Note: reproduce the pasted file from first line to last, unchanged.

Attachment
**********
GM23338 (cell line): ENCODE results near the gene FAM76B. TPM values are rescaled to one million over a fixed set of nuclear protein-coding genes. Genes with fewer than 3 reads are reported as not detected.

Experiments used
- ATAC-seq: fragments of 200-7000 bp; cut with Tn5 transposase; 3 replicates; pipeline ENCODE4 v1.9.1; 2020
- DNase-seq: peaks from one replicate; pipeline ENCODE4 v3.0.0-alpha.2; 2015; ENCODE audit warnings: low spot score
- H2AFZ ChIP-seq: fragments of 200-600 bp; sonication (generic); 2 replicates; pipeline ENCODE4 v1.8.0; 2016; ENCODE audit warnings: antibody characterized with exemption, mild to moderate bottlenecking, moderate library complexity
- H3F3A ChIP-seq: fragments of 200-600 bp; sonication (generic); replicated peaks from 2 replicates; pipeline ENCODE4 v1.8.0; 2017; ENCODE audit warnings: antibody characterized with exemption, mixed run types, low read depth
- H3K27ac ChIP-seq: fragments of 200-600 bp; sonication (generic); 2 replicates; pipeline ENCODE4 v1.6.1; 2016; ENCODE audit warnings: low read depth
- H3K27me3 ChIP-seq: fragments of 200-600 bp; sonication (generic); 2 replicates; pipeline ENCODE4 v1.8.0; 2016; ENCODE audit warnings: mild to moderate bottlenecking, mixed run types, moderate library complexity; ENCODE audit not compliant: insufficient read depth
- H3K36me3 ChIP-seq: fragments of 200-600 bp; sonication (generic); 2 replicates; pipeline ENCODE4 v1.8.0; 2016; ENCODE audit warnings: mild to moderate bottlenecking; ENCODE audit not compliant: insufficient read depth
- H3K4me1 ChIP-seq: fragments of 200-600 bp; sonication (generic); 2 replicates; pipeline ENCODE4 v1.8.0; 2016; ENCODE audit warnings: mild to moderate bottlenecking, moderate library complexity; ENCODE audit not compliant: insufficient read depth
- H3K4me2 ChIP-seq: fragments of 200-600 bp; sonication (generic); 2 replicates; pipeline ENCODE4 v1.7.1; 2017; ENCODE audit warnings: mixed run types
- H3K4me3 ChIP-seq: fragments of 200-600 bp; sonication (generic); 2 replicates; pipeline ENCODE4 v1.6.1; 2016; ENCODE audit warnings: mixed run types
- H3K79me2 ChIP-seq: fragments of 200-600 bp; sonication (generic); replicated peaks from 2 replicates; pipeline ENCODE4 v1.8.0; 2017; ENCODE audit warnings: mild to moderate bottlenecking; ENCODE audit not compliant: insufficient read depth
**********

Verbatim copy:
GM23338 (cell line): ENCODE results near the gene FAM76B. TPM values are rescaled to one million over a fixed set of nuclear protein-coding genes. Genes with fewer than 3 reads are reported as not detected.

Experiments used
- ATAC-seq: fragments of 200-7000 bp; cut with Tn5 transposase; 3 replicates; pipeline ENCODE4 v1.9.1; 2020
- DNase-seq: peaks from one replicate; pipeline ENCODE4 v3.0.0-alpha.2; 2015; ENCODE audit warnings: low spot score
- H2AFZ ChIP-seq: fragments of 200-600 bp; sonication (generic); 2 replicates; pipeline ENCODE4 v1.8.0; 2016; ENCODE audit warnings: antibody characterized with exemption, mild to moderate bottlenecking, moderate library complexity
- H3F3A ChIP-seq: fragments of 200-600 bp; sonication (generic); replicated peaks from 2 replicates; pipeline ENCODE4 v1.8.0; 2017; ENCODE audit warnings: antibody characterized with exemption, mixed run types, low read depth
- H3K27ac ChIP-seq: fragments of 200-600 bp; sonication (generic); 2 replicates; pipeline ENCODE4 v1.6.1; 2016; ENCODE audit warnings: low read depth
- H3K27me3 ChIP-seq: fragments of 200-600 bp; sonication (generic); 2 replicates; pipeline ENCODE4 v1.8.0; 2016; ENCODE audit warnings: mild to moderate bottlenecking, mixed run types, moderate library complexity; ENCODE audit not compliant: insufficient read depth
- H3K36me3 ChIP-seq: fragments of 200-600 bp; sonication (generic); 2 replicates; pipeline ENCODE4 v1.8.0; 2016; ENCODE audit warnings: mild to moderate bottlenecking; ENCODE audit not compliant: insufficient read depth
- H3K4me1 ChIP-seq: fragments of 200-600 bp; sonication (generic); 2 replicates; pipeline ENCODE4 v1.8.0; 2016; ENCODE audit warnings: mild to moderate bottlenecking, moderate library complexity; ENCODE audit not compliant: insufficient read depth
- H3K4me2 ChIP-seq: fragments of 200-600 bp; sonication (generic); 2 replicates; pipeline ENCODE4 v1.7.1; 2017; ENCODE audit warnings: mixed run types
- H3K4me3 ChIP-seq: fragments of 200-600 bp; sonication (generic); 2 replicates; pipeline ENCODE4 v1.6.1; 2016; ENCODE audit warnings: mixed run types
- H3K79me2 ChIP-seq: fragments of 200-600 bp; sonication (generic); replicated peaks from 2 replicates; pipeline ENCODE4 v1.8.0; 2017; ENCODE audit warnings: mild to moderate bottlenecking; ENCODE audit not compliant: insufficient read depth